Last week I was out with the boys, and we had an event that proved to be my emotional undoing. We were, once again, at the local thrift store to search out free books between school and therapy. The boys rushed to the toy and book section. This is also always feeding time for Pip. After assuring him that he would get to look at books, too, in just a minute, I lifted his shirt to connect his tube to his pump. However, upon lifting his shirt, what I saw instead of his button, was simply a puckered hole in his abdomen where his button should have been. Feelings of panic filled me so quickly that instinct took over.
These two pictures show what I should have seen upon lifting Pip's shirt--both without (above), and with (below) the dressing.
You see, it typically takes less than an hour for a G tube stoma to close enough to require going back into surgery to replace it. We've had the tube fall out once before. That time, when it was noticed we happened to be at the hospital. It took the GI many, many minutes of sweat and uncertainty to get his tube back in. Pip screamed and screamed in pain while I held his writhing little body down and cried and whispered what comfort I could in his ear. When the tube finally went back in the doctor let out a huge sigh and said "wow. That was close." It isn't something you forget.
So, when I lifted Pip's shirt, and rather than seeing his button, I saw this, I panicked.
It had been two hours since I'd last fed him, and I had no idea when in those last two hours it had come out. For all I knew, it was already too late. So there, in the middle of the thrift store, I said "Oh God, no. Boys! We have to go to the hospital. Now!"
And even though they were in front of a display of toys and books they're allowed to play with, the boys moved--fast.
Once we got to the car I realized that I had two emergency kits--one in the diaper bag and one in the car. I emptied both, saying "please, God, help!" all the while. During this time one of the boys asked me why I was saying that. I said something to the effect of "this is what praying sounds like when you really, really need God to help you!"
I found the Foley catheter, the one that the doctor tells you he hopes you'll never need, some lubricant, tore both open, lubed it up, kept crying (literally) to God, and it went in! His stoma was open!
At that point what was in his stomach started pouring out the foley catheter all over the seat of the van and my clothes. I found a diaper that was in the emergency kit and wrapped it around the end of the catheter to at least soak up the flow. Then I picked up my phone, called Ryan at work, and cried. He said he would leave work and meet me at home.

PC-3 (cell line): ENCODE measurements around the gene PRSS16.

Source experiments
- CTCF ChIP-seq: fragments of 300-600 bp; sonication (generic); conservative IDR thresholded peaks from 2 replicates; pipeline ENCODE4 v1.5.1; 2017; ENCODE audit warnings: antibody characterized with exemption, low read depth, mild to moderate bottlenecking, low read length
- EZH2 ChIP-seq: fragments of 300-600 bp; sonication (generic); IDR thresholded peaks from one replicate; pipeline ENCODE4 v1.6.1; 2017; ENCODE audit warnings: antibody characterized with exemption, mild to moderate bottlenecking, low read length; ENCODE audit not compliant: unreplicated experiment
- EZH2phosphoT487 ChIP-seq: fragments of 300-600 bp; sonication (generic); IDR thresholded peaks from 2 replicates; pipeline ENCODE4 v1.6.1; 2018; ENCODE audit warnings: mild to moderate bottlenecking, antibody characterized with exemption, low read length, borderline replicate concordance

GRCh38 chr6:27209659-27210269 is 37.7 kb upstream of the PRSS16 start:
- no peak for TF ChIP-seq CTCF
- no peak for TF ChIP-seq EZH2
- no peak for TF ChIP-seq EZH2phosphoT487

|The aftermath of having replaced Pip's tube on the living room floor.|
Once home I was able to replace his button with a new one, and physically, all was well.
Emotionally, however, is a whole different story, and one I'm still sorting out. Things have been stacking up for awhile. I've been trying to get developmental disability services set up for both Abel and Pip. This is the sort of process that makes you realize that getting support services is more theory than reality in many, many ways. The red tape, bureaucracy, classes to be taken, and stacks and stacks of paperwork to complete are unreal. And I broke after this incident. I became a jittery, crying, shaking, illogical mess.
What is hardest for me to process is the fact that my faith is not gone. It is very much here, and it is real. God is here, and HE is real. However, I always imagined, reading others' stories, that knowing His presence would feel somehow--I don't know, empowering, maybe? But I am broken. I'm so far beyond a place in which I can handle this. The same week in which this happened, Mercy was home from school one day with her Cyclic Vomiting Syndrome, and in our bed all night with it another. And Abel is clever and witty and hilarious, but autism is also exhausting. And these things don't rest. Mercy can't just stop feeling like throwing up, and Abel can't control his neurological function any more than Pip can make his white matter regenerate.
We live in a fallen world. And I am fallen, and falling.
There's beauty in the fact that our children get to see moments in which we are literally, literally, crying out to God, and then they see him answer. That is not lost on us. But just because beauty rises from ashes doesn't mean that the ashes aren't there with the accompanying burns and scars, or that when the waves come we don't inhale some water, enough water to cause some damage, before the storm subsides and the sunset paints glorious color on the horizon.